New Coogs in charge
Houston hires a new offensive coordinator and defensive coordinator in the same day.
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It's been a tumultuous year for the Houston Cougars, who never seemed to get their feet back under them after the departure of head coach Kevin Sumlin for Texas A&M. New coach Tony Levine -- in his first season as a head coach -- performed admirably but could never get the Coogs trending upward enough, as UH finished 5-7, missing a bowl for just the third time in the last decade.
But it's hard to put it all on the head coach, especially when there was so many issues with the coordinators. Case in point: Levine fired offensive coordinator Mike Nesbitt after the first game of 2012, an embarrassing loss to FBS newcomer Texas State. Then, after the season, defensive coordinator Jamie Bryant announced that he would not return to UH after his one and only season as the Coogs' defensive boss, after UH finished 118th in total defense (allowing 483 yards per game) and 110th in scoring defense (36 points allowed per game).
Perhaps, though, Tuesday brought some much-needed continuity and stability to the Cougars program.
In an extremely busy day, Houston announced that it has hired Oklahoma State assistant Doug Meacham as offensive coordinator and former Houston Texans secondary coach David Gibbs as defensive coordinator. The Cougars also announced that running backs coach Travis Bush has been promoted to co-offensive coordinator alongside Meacham.
It's a lot of moving parts, so let's take them one at a time.
Doug Meacham is a well-respected offensive mind, and for good reason: he's been with Oklahoma State since 2005, helping the Cowboys establish one of the most prolific offenses in the country. A former Oklahoma State offensive lineman, Meacham has coached inside receivers for the past few years, but did spend 2008 and 2009 serving as OSU's passing game coordinator. In those years, OSU finished 38th (242.2 yards per game) and 99th (179.5 yards per game) in passing offense, though to be fair, the QB for those teams was Zac Robinson, not future NFL-er Brandon Weeden. Before coming back to OSU, Meacham coordinated high-flying offenses at Samford, Henderson State, Jacksonville State and Georgia Military College.
David Gibbs has been a bit of a journeyman in football circles -- this is his seventh different job with his fifth different organization since 2001. Most recently, he was the secondary coach for the Houston Texans from 2009-10, and the results were mixed at best: per Football Outsiders' DVOA ratings, Gibbs coached the Texans to the NFL's 18th-best pass defense in 2009, and the worst pass defense in 2010. What the Cougars are banking on, though, is that a return to college will result in a huge uptick. That's because Gibbs largely hangs his hat on the 2005 season he spent as Auburn's defensive coordinator, where he guided the Tigers to the No. 6 defense in the nation with a whopping 12 players accumulating at least half a sack (and five players nabbing at least 3.5 sacks). Before that, Gibbs really cut his teeth as Minnesota's defensive coordinator from 1997-2000, where he was outstanding before he was plucked by the Denver Broncos to coach defensive backs. In short: while Gibbs' NFL career hasn't been great, his college career has been sparkling.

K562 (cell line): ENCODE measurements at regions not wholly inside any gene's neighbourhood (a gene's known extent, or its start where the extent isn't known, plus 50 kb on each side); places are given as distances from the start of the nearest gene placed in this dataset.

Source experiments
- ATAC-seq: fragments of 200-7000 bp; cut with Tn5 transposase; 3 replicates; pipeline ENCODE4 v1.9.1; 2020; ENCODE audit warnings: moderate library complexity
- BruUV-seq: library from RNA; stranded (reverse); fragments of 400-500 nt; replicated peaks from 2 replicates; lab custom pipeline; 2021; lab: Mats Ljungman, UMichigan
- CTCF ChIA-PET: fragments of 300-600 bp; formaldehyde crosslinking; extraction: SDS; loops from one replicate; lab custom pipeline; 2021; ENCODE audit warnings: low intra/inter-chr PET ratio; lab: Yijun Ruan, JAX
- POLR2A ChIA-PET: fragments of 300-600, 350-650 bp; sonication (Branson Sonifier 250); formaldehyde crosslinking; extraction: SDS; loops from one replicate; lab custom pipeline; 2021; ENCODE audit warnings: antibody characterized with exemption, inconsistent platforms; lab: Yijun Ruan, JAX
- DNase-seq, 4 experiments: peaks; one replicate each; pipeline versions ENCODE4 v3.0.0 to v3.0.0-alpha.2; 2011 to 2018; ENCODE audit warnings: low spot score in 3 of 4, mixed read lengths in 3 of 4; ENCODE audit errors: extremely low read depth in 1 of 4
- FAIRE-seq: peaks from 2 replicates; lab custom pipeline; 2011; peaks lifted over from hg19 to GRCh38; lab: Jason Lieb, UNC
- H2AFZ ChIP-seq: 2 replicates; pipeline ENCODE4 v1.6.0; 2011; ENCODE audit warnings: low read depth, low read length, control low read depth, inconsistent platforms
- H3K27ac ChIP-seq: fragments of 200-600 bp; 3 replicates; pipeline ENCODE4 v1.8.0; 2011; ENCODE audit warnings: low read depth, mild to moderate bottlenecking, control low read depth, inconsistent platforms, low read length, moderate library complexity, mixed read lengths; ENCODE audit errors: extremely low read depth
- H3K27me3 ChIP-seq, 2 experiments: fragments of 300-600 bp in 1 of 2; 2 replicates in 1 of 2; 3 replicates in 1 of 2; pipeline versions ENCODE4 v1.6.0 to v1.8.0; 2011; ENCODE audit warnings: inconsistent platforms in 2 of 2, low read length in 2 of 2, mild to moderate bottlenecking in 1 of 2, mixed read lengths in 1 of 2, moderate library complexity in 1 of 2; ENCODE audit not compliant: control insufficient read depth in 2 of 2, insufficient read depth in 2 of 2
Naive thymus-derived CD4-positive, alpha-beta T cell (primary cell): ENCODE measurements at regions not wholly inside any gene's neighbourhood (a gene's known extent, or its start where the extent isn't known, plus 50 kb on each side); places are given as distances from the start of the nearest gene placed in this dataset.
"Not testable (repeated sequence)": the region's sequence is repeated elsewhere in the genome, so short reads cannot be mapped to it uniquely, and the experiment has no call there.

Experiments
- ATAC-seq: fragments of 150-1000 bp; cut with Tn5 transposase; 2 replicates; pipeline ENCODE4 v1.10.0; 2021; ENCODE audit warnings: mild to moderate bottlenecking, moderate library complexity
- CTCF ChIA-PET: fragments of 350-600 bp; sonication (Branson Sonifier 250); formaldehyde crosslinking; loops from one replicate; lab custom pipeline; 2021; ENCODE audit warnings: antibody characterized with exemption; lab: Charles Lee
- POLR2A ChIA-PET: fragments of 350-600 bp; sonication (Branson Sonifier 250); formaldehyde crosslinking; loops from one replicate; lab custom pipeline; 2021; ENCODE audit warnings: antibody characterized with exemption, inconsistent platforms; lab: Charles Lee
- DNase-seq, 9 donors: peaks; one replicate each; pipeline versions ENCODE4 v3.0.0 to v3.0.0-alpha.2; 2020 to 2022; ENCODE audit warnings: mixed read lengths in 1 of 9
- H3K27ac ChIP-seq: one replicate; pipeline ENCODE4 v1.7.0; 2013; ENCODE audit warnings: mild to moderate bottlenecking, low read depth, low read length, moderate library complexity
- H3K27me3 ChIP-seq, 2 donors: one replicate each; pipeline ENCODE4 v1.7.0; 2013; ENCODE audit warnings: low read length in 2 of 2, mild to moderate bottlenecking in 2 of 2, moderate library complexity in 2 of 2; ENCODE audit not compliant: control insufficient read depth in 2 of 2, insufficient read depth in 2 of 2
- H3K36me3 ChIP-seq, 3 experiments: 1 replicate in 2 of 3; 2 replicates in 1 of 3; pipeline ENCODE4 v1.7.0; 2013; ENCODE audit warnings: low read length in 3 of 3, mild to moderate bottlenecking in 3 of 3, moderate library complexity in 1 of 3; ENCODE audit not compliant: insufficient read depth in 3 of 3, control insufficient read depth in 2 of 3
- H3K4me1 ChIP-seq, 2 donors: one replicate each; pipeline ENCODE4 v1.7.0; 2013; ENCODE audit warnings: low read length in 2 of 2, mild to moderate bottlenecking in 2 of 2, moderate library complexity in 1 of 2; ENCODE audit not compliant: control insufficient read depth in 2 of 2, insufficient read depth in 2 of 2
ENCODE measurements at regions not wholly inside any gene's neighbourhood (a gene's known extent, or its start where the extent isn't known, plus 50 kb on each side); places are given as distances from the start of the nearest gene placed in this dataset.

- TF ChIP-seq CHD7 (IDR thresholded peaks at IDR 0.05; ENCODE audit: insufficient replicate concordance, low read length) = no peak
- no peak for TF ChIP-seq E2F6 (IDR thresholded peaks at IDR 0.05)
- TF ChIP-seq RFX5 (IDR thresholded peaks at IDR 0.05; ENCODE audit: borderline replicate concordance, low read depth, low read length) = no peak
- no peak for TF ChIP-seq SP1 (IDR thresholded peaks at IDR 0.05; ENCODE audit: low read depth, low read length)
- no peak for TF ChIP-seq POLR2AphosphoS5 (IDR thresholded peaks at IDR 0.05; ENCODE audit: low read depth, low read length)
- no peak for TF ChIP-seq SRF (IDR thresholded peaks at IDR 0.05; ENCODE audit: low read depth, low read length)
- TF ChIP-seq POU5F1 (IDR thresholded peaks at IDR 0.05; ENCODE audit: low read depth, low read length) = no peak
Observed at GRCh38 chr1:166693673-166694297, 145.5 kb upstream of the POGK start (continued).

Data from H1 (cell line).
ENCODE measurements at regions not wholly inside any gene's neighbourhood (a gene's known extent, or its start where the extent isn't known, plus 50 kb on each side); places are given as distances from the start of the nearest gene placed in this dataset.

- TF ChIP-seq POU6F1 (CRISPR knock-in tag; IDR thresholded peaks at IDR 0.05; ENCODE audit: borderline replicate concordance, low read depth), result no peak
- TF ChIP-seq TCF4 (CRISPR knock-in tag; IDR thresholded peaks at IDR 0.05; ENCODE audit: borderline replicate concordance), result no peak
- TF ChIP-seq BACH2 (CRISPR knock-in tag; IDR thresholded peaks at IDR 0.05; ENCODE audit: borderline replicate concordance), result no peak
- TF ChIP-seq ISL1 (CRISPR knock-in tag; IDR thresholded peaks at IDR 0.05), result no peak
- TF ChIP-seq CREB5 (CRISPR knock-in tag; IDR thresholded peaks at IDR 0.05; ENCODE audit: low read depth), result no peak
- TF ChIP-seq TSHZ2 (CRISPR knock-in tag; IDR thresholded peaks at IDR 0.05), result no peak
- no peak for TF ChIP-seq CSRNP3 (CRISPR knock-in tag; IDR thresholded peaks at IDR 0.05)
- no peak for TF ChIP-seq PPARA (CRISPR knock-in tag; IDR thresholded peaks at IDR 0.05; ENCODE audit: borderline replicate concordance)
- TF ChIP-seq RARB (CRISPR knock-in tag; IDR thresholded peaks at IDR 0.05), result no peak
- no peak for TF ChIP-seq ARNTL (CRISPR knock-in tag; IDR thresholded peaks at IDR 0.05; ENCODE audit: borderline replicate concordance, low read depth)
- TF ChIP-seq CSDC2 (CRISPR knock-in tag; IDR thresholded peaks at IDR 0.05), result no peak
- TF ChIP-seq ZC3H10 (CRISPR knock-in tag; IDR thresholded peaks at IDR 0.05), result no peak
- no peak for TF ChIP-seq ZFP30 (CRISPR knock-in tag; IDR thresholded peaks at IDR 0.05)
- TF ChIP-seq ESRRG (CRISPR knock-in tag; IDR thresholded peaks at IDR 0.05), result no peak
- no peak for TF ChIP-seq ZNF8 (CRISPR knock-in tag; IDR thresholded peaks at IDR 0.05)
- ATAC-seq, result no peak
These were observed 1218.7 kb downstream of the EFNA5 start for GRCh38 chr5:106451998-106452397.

So now, Houston has an almost entirely new staff from the one that began last season, and both Meacham and Gibbs have work to do. Meacham is tasked with fixing an offense that dropped from 1st to 15th in total offense, and 1st to 38th in scoring offense, last season (the Coogs gained 120 fewer yards and scored 16.9 fewer points per game in 2012 compared to 2011). For Gibbs, the task is much taller: Houston's defense was in disrepair all season, allowing a whopping 46.9 points per game in their seven losses and almost 500 yards of total offense per game to teams that finished with a winning record.
Houston coach Tony Levine now has a staff in place that he believes will fix -- or, at least, begin to fix -- all of those issues. And with a new conference (the Big East, effective in July) and a new stadium (due to open in 2014) on the horizon, the change is only just beginning.
Greg Tepper is the associate editor of Dave Campbell's Texas Football and TexasFootball.com.